CLEVELAND — While we’ve adapted to a new sense of normal, the mental health impact of the pandemic continues to plague Northeast Ohio schools.
“We definitely need more support in our schools,” said Shari Obrenski, president of the Cleveland Teacher’s Association. “We see some behaviors that we have not experienced before. Students that are very quick to anger or very quick to be upset and in ways that we wouldn’t have seen previously. Reactions that are more severe than we would normally see…also, a lot of our adults, you know, we don’t have the level of patience that we did either. Just a lot of a lot of stress on the system for a variety of reasons and I think we see that everywhere.”
The impact is burdening teachers as well.
“We’re hearing more and more than ever before that staff are feeling burnt out. Teachers are thinking seriously about whether they can make it in the profession and in some cases are actively seeking mental health support.”
According to Erich Merkle, a psychologist for Akron Public Schools, ongoing trauma of racial injustices, school shootings and gun violence outside of school aren’t helping.
“In the last couple of weeks, we’ve had some significant tragedies across the country with the multiple numbers of mass shootings all the way to here in Akron. We have had the tragic loss of two youth in a house fire. We also had a tragic loss of a high school student a couple of days ago. So, there are continuous events in addition to that broad environmental constellation of social-emotional concerns that were with us this whole year. There are also those acute incidences that also come up that also tug at our heartstrings and impact all of us deeply too,” he said.
Mental health in schools by the numbers
New information from the Institute of Education Sciences shows about 70% of public schools across the nation are reporting an increase in students reaching out for help, since the beginning of the pandemic.
But only about a half of those schools have services to provide the help students need.
The group School Pulse Panel surveyed more than 800 schools. It found in the Midwest, including Ohio, Illinois, Indiana and Michigan, “87% of public schools have encouraged staff to address students’ mental wellbeing, 44% have hired new staff to focus on student mental health, and 20% have added student classes on emotional health. In addition, staff seeking mental health services from school since the start of the pandemic has increased 31% in the Midwest.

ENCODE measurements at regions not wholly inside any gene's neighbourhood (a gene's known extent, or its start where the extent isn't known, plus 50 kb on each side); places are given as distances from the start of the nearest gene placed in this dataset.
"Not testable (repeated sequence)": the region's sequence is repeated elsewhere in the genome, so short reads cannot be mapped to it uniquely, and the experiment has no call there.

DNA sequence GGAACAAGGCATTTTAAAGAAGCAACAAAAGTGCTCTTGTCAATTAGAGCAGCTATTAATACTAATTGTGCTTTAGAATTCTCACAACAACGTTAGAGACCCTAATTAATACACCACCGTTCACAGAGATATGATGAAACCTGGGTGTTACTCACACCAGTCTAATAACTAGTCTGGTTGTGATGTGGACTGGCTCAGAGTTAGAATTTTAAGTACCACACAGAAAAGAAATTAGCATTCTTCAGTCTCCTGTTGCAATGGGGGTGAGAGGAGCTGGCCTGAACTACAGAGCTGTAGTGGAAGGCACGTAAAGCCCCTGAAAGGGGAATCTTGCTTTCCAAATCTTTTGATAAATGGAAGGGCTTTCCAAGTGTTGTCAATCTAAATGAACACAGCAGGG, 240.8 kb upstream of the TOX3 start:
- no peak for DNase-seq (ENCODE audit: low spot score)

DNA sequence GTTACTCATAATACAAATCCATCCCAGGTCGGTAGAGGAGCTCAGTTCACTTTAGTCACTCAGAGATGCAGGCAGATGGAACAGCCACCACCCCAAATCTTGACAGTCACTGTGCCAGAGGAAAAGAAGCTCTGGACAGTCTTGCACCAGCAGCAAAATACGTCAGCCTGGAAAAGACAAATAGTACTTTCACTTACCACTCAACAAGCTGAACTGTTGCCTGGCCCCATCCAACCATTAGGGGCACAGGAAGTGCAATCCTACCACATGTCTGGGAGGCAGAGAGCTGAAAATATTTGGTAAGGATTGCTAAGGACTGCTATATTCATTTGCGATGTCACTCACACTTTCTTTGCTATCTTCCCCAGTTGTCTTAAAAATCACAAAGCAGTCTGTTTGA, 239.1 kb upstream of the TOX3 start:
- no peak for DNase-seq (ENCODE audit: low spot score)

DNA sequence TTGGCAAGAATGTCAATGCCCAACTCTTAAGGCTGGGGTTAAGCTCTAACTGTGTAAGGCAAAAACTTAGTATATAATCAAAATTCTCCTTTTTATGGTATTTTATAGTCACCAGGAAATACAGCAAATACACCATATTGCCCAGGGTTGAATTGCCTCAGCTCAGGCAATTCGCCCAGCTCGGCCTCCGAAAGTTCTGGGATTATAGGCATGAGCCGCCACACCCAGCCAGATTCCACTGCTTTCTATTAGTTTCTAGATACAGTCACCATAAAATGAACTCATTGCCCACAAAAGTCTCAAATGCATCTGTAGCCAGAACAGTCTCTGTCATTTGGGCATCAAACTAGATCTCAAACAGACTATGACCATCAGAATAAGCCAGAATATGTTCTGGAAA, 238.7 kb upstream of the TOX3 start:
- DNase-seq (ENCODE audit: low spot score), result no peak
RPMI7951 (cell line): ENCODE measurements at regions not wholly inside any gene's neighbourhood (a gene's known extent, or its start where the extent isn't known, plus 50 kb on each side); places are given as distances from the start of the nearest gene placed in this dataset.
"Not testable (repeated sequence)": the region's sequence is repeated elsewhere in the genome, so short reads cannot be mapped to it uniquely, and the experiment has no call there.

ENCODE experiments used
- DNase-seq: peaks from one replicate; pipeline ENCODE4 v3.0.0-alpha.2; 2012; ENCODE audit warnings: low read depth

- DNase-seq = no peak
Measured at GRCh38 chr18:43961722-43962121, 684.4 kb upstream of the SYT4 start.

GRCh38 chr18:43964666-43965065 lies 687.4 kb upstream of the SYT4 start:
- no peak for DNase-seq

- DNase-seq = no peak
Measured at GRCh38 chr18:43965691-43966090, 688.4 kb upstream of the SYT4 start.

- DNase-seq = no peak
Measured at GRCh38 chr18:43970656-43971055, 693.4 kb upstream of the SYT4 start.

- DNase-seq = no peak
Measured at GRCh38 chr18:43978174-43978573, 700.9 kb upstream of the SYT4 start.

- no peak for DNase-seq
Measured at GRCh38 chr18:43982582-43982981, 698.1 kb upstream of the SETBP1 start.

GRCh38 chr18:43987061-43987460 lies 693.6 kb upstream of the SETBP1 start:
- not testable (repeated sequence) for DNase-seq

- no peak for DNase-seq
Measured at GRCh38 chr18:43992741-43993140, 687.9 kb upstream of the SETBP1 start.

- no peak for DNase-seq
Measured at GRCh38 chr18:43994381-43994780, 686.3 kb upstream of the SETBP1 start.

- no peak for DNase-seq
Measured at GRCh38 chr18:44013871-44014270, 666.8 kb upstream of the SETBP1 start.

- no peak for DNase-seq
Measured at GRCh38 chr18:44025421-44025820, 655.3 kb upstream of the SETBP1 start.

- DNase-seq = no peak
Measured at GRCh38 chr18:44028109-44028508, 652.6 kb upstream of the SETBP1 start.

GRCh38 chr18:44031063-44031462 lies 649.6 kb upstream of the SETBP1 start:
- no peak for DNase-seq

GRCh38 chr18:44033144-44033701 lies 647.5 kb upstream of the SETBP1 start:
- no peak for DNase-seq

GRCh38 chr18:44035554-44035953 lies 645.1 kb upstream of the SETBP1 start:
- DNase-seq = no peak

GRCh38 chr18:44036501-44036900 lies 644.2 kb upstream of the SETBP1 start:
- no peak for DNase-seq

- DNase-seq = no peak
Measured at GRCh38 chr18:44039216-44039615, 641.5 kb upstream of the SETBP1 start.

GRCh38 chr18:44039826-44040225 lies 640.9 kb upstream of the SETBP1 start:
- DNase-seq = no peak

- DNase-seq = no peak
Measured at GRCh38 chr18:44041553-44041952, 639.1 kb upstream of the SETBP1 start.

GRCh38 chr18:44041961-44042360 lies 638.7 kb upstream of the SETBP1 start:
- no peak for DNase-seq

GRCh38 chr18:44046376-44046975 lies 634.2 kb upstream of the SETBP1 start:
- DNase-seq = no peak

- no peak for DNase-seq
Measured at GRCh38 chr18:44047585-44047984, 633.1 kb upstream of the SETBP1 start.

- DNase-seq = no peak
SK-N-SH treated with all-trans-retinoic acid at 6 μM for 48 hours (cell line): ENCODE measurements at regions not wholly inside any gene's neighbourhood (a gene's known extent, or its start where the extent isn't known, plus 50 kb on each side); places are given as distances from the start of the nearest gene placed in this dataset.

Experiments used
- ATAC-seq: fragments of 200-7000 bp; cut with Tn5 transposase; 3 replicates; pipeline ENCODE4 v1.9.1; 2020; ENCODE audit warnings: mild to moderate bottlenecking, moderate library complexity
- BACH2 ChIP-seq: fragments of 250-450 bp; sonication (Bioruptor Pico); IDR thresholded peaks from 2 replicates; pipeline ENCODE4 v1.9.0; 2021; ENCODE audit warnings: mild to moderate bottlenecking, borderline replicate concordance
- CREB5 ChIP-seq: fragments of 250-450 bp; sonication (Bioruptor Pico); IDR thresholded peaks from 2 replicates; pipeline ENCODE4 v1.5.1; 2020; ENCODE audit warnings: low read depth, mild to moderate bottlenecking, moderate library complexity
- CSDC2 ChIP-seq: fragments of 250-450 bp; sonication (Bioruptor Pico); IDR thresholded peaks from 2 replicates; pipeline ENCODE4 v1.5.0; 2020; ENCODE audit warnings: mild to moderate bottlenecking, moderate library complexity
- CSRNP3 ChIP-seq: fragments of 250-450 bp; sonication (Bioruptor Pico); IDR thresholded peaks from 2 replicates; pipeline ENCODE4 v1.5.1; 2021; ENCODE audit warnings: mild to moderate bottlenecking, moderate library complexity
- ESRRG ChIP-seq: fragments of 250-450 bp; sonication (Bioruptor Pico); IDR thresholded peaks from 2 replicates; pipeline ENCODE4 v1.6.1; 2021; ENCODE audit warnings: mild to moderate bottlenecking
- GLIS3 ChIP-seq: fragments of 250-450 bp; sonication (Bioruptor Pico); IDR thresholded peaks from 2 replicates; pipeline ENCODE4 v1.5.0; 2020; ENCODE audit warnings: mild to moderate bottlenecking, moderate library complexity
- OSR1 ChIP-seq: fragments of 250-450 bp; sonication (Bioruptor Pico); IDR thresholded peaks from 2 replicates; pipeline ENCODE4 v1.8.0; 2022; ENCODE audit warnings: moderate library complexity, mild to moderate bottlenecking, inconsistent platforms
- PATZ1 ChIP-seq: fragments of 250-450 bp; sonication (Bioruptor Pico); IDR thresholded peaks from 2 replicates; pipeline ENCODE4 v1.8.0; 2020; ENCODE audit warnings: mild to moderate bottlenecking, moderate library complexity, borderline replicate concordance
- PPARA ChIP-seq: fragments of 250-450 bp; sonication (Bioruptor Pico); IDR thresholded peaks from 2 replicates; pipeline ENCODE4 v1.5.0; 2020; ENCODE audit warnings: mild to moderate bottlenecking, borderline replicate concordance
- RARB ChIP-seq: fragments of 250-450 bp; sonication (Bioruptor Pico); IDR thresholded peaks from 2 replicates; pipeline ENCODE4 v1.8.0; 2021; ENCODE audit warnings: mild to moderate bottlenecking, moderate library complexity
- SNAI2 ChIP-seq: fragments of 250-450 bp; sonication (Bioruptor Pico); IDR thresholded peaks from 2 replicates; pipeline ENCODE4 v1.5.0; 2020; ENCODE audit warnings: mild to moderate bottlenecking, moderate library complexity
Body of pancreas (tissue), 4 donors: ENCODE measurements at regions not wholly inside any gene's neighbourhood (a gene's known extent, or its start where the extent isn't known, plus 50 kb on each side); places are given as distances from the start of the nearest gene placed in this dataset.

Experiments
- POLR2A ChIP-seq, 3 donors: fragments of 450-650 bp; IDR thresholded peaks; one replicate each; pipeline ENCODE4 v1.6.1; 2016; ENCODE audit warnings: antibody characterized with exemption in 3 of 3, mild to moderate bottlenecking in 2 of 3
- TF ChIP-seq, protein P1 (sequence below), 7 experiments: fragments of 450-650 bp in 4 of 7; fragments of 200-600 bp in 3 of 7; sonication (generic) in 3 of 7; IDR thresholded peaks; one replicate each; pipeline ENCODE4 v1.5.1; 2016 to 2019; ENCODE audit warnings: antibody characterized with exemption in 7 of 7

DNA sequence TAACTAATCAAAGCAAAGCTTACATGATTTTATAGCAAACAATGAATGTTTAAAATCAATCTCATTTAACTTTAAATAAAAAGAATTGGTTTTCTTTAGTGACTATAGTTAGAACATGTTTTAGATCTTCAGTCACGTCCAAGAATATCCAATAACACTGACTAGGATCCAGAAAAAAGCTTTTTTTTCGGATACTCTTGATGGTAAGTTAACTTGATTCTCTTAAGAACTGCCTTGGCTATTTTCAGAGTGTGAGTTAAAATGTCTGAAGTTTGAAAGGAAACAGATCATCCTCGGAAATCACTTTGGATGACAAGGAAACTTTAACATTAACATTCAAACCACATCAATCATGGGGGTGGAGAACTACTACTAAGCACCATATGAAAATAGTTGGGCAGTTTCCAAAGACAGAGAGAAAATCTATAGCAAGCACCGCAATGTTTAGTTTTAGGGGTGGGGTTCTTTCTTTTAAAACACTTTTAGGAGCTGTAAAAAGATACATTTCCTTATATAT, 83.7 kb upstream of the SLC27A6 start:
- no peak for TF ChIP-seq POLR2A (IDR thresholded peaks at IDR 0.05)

The survey points to several factors limiting mental health resources, including not enough mental health professional staff (66%), inadequate access to licensed mental health professionals (59%) and inadequate funding (55%).
“As educators, we have a responsibility to ensure every single one of our children, every single one of our students is nurtured and supported so they can learn,” said
Merkle says Akron Public Schools shrunk class sizes this school year and added more outside support from behavioral health providers.
“What typically is a model in most school districts, including in Akron, was that a lot of buildings had shared personnel. So, they would have a shared school counselor that might be between maybe two or three buildings or same thing with a school psychologist. Now, we don’t have that limitation,” Merkle explained. “We know that every building has a school counselor. We know that every building has a school psychologist, although a few of them are still shared for smaller buildings. Now you have those two main cohorts of educational personnel who are able to provide those services and the schools.”
However, in Cleveland, the challenge remains. We’re told throughout K through eighth-grade schools, guidance counselors are nowhere to be found. Currently, counselors are only housed in the district’s high schools.
“We have the ‘Say Yes’ program in about 75% of our schools now and it will be 100% of our schools next year where we have access to additional supports, but having additional mental health supports are, I think, going to be critical moving forward,” said Obrenski.
Obrenski acknowledged social and emotional learning support in classrooms, as required by the state, was an important addition. Yet, more still needs to be done.
“It just seems like this year we anticipated coming back to something that would feel normal and in reality, it’s probably been more challenging than even last year and certainly something that we weren’t expecting.”